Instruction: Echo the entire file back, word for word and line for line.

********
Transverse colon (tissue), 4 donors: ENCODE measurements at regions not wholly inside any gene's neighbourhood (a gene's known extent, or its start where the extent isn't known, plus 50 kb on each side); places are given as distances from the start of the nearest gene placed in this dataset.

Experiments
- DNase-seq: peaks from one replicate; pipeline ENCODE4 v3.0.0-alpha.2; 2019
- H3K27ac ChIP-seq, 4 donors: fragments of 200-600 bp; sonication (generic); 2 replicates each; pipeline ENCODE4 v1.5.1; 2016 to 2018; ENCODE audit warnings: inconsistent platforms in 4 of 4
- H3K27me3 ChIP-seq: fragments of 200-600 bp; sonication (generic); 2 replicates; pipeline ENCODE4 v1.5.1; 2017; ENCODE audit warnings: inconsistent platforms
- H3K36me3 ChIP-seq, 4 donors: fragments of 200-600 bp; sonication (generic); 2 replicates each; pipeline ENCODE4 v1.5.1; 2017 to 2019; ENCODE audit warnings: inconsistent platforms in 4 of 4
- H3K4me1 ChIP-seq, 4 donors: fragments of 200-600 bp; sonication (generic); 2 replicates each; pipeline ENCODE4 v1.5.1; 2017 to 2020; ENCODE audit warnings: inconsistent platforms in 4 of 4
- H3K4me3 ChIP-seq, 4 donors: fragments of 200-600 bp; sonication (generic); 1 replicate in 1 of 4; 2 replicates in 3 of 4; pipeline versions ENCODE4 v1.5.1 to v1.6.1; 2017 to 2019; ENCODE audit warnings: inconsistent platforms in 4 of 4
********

Transverse colon (tissue), 4 donors: ENCODE measurements at regions not wholly inside any gene's neighbourhood (a gene's known extent, or its start where the extent isn't known, plus 50 kb on each side); places are given as distances from the start of the nearest gene placed in this dataset.

Experiments
- DNase-seq: peaks from one replicate; pipeline ENCODE4 v3.0.0-alpha.2; 2019
- H3K27ac ChIP-seq, 4 donors: fragments of 200-600 bp; sonication (generic); 2 replicates each; pipeline ENCODE4 v1.5.1; 2016 to 2018; ENCODE audit warnings: inconsistent platforms in 4 of 4
- H3K27me3 ChIP-seq: fragments of 200-600 bp; sonication (generic); 2 replicates; pipeline ENCODE4 v1.5.1; 2017; ENCODE audit warnings: inconsistent platforms
- H3K36me3 ChIP-seq, 4 donors: fragments of 200-600 bp; sonication (generic); 2 replicates each; pipeline ENCODE4 v1.5.1; 2017 to 2019; ENCODE audit warnings: inconsistent platforms in 4 of 4
- H3K4me1 ChIP-seq, 4 donors: fragments of 200-600 bp; sonication (generic); 2 replicates each; pipeline ENCODE4 v1.5.1; 2017 to 2020; ENCODE audit warnings: inconsistent platforms in 4 of 4
- H3K4me3 ChIP-seq, 4 donors: fragments of 200-600 bp; sonication (generic); 1 replicate in 1 of 4; 2 replicates in 3 of 4; pipeline versions ENCODE4 v1.5.1 to v1.6.1; 2017 to 2019; ENCODE audit warnings: inconsistent platforms in 4 of 4